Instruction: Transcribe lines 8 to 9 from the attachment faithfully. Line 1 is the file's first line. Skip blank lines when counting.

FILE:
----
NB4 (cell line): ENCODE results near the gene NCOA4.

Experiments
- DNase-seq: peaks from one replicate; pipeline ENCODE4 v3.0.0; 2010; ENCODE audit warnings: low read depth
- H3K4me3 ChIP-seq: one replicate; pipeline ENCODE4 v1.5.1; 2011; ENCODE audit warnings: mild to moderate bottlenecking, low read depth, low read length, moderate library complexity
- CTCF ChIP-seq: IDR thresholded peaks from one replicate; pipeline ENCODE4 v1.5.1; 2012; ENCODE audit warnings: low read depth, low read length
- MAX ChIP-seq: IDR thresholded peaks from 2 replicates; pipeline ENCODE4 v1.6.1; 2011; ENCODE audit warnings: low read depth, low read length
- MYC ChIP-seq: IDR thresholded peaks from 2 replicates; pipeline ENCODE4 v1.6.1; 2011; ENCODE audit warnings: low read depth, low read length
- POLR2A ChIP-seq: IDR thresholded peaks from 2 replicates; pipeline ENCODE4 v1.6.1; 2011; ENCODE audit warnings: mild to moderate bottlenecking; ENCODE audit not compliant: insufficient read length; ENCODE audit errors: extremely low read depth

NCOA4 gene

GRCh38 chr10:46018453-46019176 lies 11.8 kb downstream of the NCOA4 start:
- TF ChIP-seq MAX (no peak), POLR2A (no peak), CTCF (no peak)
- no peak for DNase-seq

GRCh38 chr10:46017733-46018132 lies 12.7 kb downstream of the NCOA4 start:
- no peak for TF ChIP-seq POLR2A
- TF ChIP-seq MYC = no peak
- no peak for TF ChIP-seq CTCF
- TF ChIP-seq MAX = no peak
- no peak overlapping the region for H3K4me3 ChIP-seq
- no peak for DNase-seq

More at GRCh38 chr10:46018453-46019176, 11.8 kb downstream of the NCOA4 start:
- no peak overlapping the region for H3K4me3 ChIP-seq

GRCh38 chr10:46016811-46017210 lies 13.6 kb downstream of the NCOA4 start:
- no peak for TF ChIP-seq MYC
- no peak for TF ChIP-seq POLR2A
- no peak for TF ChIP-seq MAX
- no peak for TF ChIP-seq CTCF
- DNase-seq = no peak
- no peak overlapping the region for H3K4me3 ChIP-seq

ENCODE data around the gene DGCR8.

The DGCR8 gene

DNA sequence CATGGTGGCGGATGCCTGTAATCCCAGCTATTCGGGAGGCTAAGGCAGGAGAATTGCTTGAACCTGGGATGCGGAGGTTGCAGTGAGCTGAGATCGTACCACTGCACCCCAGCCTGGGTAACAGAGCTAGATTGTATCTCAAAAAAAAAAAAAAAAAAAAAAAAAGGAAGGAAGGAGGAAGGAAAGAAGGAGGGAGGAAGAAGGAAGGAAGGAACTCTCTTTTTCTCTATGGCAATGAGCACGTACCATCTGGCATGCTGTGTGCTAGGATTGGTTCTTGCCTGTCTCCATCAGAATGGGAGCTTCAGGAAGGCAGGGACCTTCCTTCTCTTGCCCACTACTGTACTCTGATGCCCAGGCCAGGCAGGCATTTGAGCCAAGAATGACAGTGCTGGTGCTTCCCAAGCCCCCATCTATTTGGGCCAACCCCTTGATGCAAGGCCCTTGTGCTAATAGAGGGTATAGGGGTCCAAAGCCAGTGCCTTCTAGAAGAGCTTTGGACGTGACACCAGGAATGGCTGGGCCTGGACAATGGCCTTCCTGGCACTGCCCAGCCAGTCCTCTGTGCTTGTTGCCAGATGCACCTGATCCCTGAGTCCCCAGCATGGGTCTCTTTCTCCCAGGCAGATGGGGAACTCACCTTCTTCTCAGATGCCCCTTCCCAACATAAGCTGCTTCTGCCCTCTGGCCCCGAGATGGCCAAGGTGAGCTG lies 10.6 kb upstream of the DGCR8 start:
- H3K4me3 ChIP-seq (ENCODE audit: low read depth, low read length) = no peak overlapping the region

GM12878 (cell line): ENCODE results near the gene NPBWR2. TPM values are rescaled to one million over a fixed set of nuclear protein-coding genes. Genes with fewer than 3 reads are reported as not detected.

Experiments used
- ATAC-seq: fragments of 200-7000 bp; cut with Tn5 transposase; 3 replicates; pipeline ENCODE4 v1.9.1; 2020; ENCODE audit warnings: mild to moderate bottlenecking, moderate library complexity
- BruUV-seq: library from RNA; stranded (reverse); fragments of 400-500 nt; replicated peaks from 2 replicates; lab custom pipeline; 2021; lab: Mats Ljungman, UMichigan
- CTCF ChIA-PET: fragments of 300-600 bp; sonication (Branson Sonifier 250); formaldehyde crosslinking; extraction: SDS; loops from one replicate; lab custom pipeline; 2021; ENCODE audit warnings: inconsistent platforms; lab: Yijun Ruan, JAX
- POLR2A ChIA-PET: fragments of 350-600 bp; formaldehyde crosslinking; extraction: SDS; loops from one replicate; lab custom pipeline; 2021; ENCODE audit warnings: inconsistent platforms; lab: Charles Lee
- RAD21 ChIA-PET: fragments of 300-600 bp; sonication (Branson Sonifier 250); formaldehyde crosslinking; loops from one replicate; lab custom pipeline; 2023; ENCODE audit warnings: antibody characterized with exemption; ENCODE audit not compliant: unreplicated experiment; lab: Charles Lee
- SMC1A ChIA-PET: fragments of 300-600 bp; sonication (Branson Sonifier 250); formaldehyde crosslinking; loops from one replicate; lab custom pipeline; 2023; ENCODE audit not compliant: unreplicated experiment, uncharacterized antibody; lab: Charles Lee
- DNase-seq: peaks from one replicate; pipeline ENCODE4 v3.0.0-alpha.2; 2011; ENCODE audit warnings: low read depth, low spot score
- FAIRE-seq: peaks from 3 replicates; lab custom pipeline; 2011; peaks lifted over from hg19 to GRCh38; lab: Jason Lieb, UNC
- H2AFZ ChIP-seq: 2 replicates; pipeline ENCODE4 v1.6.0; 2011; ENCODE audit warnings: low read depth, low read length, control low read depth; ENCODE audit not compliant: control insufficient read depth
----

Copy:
- POLR2A ChIP-seq: IDR thresholded peaks from 2 replicates; pipeline ENCODE4 v1.6.1; 2011; ENCODE audit warnings: mild to moderate bottlenecking; ENCODE audit not compliant: insufficient read length; ENCODE audit errors: extremely low read depth

NCOA4 gene